The public outcry following the deaths of George Floyd, Breonna Taylor, Ahmaud Arbery, Sean Reed, and countless others, the numerous images capturing police brutality, and the Executive Branch’s activation of the Insurrection Act of 1807 to mobilize federal forces against American protestors, invites scholars, educators and the public to reconsider the standard relationship between state, nation, identity and progress. Educate’s “Race, Capital, & Empire toolkit” presents a round-up of interdisciplinary resources committed to investigating slavery and colonialism’s centrality to contemporary capital and state development. All the materials listed below are available to the public and require no special access.
Items: Insights form Social Sciences, Social Science Research Council
A collection of public facing articles from leading social science researchers. Curated by Michael C. Dawson, John D. MacArthur Professor of Political Science at the University of Chicago, and Megan Ming Francis, associate professor of political science, University of Washington.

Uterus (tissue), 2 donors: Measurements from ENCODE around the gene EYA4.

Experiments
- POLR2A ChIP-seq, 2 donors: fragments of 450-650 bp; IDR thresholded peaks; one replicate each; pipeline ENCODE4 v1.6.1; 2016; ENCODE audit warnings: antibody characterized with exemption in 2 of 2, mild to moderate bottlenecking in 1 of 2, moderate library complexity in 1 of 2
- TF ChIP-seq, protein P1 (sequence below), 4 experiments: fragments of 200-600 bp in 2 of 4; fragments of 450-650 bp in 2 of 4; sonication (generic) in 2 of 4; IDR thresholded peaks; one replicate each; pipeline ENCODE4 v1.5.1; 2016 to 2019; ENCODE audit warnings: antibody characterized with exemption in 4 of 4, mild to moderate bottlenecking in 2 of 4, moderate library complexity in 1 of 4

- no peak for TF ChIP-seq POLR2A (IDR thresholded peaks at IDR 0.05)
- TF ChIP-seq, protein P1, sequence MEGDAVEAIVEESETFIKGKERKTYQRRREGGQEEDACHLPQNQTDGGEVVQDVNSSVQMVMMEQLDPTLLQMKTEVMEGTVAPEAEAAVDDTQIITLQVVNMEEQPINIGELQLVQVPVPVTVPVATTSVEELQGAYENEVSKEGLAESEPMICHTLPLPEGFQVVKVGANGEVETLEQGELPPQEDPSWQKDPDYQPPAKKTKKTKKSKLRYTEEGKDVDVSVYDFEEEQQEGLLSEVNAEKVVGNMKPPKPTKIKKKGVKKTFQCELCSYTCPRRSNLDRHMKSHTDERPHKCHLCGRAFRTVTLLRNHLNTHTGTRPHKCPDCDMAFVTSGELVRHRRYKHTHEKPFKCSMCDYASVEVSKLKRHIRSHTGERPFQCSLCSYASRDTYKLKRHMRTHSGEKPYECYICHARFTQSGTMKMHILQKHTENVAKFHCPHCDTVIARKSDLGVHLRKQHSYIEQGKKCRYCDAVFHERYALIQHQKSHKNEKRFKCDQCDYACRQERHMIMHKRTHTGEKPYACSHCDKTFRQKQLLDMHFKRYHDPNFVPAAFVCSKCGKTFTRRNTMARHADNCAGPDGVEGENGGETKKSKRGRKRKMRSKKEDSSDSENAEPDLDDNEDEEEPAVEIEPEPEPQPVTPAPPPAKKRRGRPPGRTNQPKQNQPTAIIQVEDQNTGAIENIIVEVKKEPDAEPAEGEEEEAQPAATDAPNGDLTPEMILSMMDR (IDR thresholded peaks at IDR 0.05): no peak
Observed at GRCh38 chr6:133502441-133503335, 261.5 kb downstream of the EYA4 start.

“Why Race Matters in International Relations, “Foreign Policy, June 19, 2020
Kelebogile Zvobgo, politics and international relations PhD candidate at The University of Southern California, and Meredith Loken, assistant professor of political science at the University of Massachusetts, Amherst.
Kelebogile Zvobgo also curated an International Relations reading list:
Editor @j_tepperman asked us to write on race and IR, so we did. We discuss raced and racist intellectual foundations, sidelining of race (& gender) critiques, and the lack of diversity in the field. https://t.co/QNbouGYD9n
— Kelebogile Zvobgo (@kelly_zvobgo) June 19, 2020
Robert L. Heilbroner Center for Capitalism Studies “Rethinking Capitalism” Seminar Reading List
The Robert L. Heilbroner Center for Capitalism Studies is directed by Julia Ott, associate professor of history, New School for Social Research. The link features multiple readings lists, each organized by a leading scholar across the social sciences.